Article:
Rhiannon Fisher, recently submitted CCRI PhD student, presents her research on the role of social capital with regards to farmer resilience and response to critical events, looking in particular at bovine TB.
Transcript of "The role of social capital in influencing the response capacity of farmers"
The role of social capital in influencing the response capacity of farmers Rhiannon FisherCountryside and Community Research Institute, University of Gloucestershire and the Royal Agricultural College 1
Bovine Tuberculosis• An infectious disease in cattle• Spread between cattle and badgers• Cost the taxpayer around £90m in 2010/11 in England (excluding research)• In 2010, 10.8% cattle farms in England were put under restriction due to a TB incident.• Around 25,000 cattle were slaughtered for TB control in England in 2010 2
The policy contextThe Coalition Government’s bTBeradication programme promotespartnership working acrossgovernment, the farming industryand the veterinary profession, aswell as responsibility and cost-sharing 4
Social Capital: The stocks of social trust, networks and values that people can draw upon in order to improve their livelihoods (Putnam, 1995). 5
Types of social capital• Bonding - Links between families and close friends (e.g. within the business)• Bridging - Links between communities (e.g. consumers, wider community)• Linking - Vertical linkages through society linking individuals/ organisations with unequal power (e.g. DEFRA, NFU representatives) 6
Key findingsLinking social capital –“A lot of the people making policy andthinking up all these inspections dont have aclue. TB is crippling”Bridging social capital -“I’ve known my vet for 30 odd years so I havethe greatest respect for the man. He has thewellbeing of my herd and the industry at heartwhich I sometimes doubt if the Ministry has.”Bonding social capital -“It’s difficult to talk to my wife about itbecause she’s too close, we just get eachother upset” 9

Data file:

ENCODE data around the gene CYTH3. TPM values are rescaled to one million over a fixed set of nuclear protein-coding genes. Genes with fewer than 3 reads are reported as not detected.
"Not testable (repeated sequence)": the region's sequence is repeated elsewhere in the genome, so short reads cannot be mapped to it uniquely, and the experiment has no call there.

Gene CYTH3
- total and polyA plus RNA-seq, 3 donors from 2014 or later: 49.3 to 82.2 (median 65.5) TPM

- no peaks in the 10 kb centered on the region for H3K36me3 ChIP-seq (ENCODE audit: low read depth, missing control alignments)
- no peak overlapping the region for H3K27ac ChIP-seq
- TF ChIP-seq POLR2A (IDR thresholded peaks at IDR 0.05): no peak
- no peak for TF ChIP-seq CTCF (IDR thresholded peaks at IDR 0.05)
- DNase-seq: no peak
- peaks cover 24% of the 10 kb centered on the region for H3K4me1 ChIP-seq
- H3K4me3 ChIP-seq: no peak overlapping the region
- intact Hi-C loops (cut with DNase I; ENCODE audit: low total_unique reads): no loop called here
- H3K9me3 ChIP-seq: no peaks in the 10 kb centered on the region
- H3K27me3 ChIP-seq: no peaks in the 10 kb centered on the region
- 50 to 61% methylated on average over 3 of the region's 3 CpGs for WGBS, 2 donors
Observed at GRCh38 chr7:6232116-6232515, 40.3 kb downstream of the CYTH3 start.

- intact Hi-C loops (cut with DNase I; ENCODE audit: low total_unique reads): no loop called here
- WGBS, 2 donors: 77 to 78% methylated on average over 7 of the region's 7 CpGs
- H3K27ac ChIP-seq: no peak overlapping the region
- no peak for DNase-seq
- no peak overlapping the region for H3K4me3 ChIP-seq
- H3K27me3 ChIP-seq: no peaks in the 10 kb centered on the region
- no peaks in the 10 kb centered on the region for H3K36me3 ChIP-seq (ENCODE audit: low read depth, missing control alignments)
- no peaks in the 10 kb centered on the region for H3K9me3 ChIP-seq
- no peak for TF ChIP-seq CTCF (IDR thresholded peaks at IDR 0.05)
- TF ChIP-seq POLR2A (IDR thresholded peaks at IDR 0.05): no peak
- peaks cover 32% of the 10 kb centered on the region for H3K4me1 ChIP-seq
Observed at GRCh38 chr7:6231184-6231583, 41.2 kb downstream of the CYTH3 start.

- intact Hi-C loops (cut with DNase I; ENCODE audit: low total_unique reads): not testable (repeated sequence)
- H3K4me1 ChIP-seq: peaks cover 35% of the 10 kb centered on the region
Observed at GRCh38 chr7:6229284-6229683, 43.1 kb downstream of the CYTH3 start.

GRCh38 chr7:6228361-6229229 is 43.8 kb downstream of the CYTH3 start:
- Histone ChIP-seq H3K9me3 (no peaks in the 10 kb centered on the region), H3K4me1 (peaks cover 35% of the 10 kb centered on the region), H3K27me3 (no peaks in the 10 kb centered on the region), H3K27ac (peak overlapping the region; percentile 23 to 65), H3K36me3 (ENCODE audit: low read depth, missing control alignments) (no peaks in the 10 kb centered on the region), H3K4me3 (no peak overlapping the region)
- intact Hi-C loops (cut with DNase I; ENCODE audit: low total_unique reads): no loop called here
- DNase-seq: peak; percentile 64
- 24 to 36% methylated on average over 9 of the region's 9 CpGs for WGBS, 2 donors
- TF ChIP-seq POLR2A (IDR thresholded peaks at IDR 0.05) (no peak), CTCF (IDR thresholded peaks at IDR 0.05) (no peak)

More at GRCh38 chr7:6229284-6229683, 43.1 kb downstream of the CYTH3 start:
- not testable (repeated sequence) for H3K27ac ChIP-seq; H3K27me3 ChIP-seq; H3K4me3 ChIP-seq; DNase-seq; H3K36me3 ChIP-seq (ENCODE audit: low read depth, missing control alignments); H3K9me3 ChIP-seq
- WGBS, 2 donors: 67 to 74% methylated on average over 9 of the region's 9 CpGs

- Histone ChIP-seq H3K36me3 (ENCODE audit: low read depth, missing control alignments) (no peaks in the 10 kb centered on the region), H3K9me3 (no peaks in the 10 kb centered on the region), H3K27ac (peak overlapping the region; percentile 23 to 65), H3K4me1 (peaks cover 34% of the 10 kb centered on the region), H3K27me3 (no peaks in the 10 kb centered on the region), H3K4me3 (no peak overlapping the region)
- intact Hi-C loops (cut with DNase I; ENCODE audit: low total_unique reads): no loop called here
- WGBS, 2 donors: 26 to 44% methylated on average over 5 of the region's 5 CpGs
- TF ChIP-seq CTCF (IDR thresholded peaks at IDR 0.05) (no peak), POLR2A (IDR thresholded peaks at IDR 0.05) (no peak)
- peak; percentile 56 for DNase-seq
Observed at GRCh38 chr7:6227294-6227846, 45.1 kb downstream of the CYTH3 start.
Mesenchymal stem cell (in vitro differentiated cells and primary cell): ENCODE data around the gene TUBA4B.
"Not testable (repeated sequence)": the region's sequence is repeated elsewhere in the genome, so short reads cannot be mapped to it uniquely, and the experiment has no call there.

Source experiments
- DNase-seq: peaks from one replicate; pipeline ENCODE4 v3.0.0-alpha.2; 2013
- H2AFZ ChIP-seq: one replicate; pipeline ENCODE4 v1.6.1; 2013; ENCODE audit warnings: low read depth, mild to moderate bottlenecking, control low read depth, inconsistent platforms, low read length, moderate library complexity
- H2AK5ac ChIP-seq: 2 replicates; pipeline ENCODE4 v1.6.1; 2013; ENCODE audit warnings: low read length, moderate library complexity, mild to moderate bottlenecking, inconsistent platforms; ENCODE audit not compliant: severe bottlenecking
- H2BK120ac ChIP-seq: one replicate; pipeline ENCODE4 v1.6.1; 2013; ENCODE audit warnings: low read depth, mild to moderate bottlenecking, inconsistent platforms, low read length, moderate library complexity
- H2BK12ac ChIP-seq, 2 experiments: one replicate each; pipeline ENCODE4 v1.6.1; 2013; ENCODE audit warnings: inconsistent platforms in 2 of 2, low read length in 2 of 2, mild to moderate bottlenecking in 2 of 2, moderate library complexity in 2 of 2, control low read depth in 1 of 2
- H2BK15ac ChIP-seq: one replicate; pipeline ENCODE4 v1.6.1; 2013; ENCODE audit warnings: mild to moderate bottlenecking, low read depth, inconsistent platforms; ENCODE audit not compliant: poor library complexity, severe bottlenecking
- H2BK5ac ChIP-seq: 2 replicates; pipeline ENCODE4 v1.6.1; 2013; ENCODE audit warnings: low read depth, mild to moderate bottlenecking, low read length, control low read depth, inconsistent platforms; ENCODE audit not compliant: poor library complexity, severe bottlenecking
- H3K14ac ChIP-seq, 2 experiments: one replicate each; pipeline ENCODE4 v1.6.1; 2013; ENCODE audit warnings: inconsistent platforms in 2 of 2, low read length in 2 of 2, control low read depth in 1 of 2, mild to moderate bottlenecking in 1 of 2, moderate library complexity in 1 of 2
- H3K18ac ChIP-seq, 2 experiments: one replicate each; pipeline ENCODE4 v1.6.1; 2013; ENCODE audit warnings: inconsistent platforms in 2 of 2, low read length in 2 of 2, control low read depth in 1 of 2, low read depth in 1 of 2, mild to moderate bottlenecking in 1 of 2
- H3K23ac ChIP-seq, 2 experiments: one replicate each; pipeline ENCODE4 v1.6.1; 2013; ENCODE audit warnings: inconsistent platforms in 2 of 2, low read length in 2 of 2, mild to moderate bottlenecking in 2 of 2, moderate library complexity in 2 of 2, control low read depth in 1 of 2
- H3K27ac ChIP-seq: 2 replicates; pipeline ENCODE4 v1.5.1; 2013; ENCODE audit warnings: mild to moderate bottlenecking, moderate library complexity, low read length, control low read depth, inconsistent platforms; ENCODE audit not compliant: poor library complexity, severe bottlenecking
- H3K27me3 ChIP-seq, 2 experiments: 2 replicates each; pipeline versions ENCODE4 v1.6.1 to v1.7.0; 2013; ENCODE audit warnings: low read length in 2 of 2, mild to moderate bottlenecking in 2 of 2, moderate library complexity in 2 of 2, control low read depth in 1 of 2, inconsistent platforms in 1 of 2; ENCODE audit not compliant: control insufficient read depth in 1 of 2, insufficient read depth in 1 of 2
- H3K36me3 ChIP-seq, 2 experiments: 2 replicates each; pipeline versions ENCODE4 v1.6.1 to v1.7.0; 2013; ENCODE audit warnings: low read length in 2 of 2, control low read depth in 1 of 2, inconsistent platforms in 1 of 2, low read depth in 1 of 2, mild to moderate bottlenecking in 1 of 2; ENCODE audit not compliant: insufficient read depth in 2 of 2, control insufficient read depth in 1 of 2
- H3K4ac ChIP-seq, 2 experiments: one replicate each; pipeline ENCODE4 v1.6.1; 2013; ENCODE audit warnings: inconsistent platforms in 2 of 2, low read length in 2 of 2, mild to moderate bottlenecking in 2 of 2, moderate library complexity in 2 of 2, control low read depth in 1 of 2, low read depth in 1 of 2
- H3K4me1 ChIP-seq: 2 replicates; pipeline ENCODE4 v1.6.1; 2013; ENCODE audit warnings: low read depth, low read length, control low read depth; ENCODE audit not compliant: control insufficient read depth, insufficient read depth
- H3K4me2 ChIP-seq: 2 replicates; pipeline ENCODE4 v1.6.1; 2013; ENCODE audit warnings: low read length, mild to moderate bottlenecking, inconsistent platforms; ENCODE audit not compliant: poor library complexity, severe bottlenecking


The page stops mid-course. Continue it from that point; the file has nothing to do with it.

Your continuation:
Profiling the farmer groups – Vulnerable and internally focused• Feel in less control over their business and have higher risk perception• More fatalistic and felt that there was nothing they could do to reduce risk• Mainly sourced information from other farmers• Slightly more experience of bTB but no difference between the groups in terms of number of breakdowns or the number of cattle lost 16
Profiling the farmer groups – Resilient and externally focused• Resilient farmers feel that there is plenty of support available to them• Higher proportion of NFU members• Slightly more trusting of authority• More confidence in the knowledge of Defra, Animal Health and the NFU 17
Conclusions• Linking social capital has an important influence on levels of perceived resilience• Distinction between internally focused and externally focused farmers (bridging social capital)• Bonding social capital does not necessarily increase perceived resilience• Changes in attitudes do not necessarily lead to changes in behaviour• While social capital may influence attitudes, government intervention may be needed to influence behaviour 19